And if financing your marketing campaigns seems daunting, remember that even a $50 social media campaign can work wonders for new business acquisition. Better still, you could take advantage of 0% APR credit card offers to finance your campaigns, which is akin to getting an interest-free loan to acquire new customers. Just be sure to read the terms and conditions of these promotional offers to make sure you don’t spend more than you can pay back before your introductory APR expires.

 

4. Be a (marketing) scientist

Experimentation can be your best asset when it comes to digital marketing. A/B testing and audience segmentation let small business owners test out different strategies on current and prospective customers. Think of these tests as mini focus groups, without the stale coffee and cookie platters, of course.

By thinking like a scientist, you can gain customer insights that will lead to better advertising down the line. Every time you’re able to see what works and what doesn’t, you’re able to better hone your messaging. Best of all, the more successful your ads are, the less they usually cost per impression.

 

5. Don’t be afraid to ask for help

Working with marketing consultants can give your efforts a head start while freeing up your time to focus on the other components of your business. It might feel difficult to make the investment in marketing professionals, but the short-term cost creates long-term revenue opportunities that you wouldn’t have had otherwise.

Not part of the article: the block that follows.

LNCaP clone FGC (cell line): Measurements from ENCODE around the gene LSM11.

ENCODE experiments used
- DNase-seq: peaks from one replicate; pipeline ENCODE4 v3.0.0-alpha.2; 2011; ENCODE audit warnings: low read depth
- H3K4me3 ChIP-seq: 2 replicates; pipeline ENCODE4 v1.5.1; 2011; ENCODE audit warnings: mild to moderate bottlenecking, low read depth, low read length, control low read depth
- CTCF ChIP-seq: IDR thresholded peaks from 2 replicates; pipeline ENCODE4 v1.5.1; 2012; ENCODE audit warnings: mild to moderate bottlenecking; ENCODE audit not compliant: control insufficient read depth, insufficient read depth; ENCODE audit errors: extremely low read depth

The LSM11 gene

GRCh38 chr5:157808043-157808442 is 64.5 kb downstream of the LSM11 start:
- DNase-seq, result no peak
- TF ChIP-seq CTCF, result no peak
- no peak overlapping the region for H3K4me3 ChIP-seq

It’s equally important to find the right consultants for you and your business. You need to find individuals or agencies that fit your personality, understand your business, and genuinely care about the end result. There are hundreds of self-proclaimed marketing gurus out there who may not deliver on what they promise (or worse yet, flat-out lie about what they can accomplish). But the right consultants will work with you, your budget, and your goals.

Taking on the challenges of small business marketing can feel intimidating for even the most seasoned entrepreneurs. But as soon as you’re able to identify what isn’t working, you can correct course and develop tactics that make the most of your marketing budget. All you need to do is keep an open mind, invest time and funding, and be open to new ideas.


Meredith Wood is the Editor-in-Chief at Fundera, an online marketplace for small business loans that matches business owners with the best funding providers for their business. Prior to Fundera, Meredith was the CCO at Funding Gates. Meredith is a resident Finance Advisor on American Express OPEN Forum and an avid business writer. Her advice consistently appears on such sites as Yahoo!, Fox Business, Amex OPEN, AllBusiness, and many more. Meredith is also the Senior Financial and B2B Correspondent for AlleyWire

1 Comment

  1. Marila Marrero says:

    Although it helps a lot of companies having marketing via social media for other companies just doesn’t necessarily bring the best clients to them.